When it was all said and done, a video we initially brainstormed in April was released in December. And it was worth every minute.

4. Every day is day one. 2015 was all about forming the right habits - all of the rituals that could help me sustain as a human being first, and then as an artist. The one game-changing mental shift in all of this was to see each day as a new beginning. Maybe I skipped a day of meditation, but it didn't matter because I could pick it back up the next. Instead of beating myself up over the song I didn't finish yesterday, I could start fresh on a new writing session today. I broke my goals down into micro-achievements I could rack up to boost myself up with. If I could just lay the yoga mat out, that was worth something - and made it easier to get down to the practice for that day.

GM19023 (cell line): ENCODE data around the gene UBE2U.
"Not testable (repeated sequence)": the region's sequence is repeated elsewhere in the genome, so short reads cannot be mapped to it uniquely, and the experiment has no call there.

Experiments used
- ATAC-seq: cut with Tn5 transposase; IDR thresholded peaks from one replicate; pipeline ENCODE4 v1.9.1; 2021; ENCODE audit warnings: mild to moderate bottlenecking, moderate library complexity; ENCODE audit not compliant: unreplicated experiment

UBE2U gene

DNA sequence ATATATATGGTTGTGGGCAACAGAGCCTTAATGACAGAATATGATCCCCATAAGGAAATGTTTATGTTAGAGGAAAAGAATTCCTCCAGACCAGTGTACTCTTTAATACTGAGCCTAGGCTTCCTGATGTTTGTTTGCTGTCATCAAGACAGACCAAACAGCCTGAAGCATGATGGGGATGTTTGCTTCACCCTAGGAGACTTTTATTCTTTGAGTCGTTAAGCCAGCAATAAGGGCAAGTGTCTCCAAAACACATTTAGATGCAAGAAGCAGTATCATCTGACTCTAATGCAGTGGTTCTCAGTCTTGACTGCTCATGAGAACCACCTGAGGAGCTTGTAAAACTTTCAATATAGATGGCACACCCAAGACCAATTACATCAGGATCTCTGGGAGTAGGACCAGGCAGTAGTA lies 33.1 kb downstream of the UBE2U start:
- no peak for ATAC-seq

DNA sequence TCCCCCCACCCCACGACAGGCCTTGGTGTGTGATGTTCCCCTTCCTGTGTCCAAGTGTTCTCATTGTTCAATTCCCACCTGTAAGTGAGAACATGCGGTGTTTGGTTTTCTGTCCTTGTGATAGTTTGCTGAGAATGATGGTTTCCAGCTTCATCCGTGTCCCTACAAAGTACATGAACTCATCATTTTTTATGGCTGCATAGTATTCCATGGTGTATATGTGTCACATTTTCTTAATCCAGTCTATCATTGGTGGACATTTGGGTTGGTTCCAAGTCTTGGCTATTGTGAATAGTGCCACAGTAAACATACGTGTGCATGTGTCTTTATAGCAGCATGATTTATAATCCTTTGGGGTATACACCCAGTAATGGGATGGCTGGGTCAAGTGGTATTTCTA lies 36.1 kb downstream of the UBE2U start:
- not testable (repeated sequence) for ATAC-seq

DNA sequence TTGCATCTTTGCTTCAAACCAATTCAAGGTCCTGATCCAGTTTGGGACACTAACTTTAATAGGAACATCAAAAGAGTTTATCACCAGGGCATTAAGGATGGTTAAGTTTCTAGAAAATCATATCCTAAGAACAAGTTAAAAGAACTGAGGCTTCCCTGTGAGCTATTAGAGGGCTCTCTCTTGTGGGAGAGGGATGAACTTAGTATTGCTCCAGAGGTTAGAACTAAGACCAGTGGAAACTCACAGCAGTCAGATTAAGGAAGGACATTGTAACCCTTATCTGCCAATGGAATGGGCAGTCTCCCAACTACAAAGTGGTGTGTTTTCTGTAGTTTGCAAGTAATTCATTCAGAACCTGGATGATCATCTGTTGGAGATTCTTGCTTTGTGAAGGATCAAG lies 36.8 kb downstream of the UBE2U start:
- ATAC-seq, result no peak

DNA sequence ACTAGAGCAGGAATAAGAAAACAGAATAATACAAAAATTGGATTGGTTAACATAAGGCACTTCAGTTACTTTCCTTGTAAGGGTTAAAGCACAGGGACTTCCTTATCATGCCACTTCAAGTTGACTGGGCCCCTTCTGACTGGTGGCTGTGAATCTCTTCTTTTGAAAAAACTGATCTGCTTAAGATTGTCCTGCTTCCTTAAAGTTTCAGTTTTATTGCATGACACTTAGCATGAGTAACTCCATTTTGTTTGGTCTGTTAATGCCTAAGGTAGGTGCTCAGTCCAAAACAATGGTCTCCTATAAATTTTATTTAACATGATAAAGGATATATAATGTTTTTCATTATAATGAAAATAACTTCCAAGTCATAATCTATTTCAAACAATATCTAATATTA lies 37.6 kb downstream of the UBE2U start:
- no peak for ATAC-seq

Now that the cycle of the Shift EP is winding down, this is a motto I have to repeat to beat the limits of perfectionism on my next project.

Forget about New Year's resolutions. Every day is a new chance to set an intention, re-commit to yourself, and take another step in the right direction.

 Photo via Diane Jong.

Photo via Diane Jong.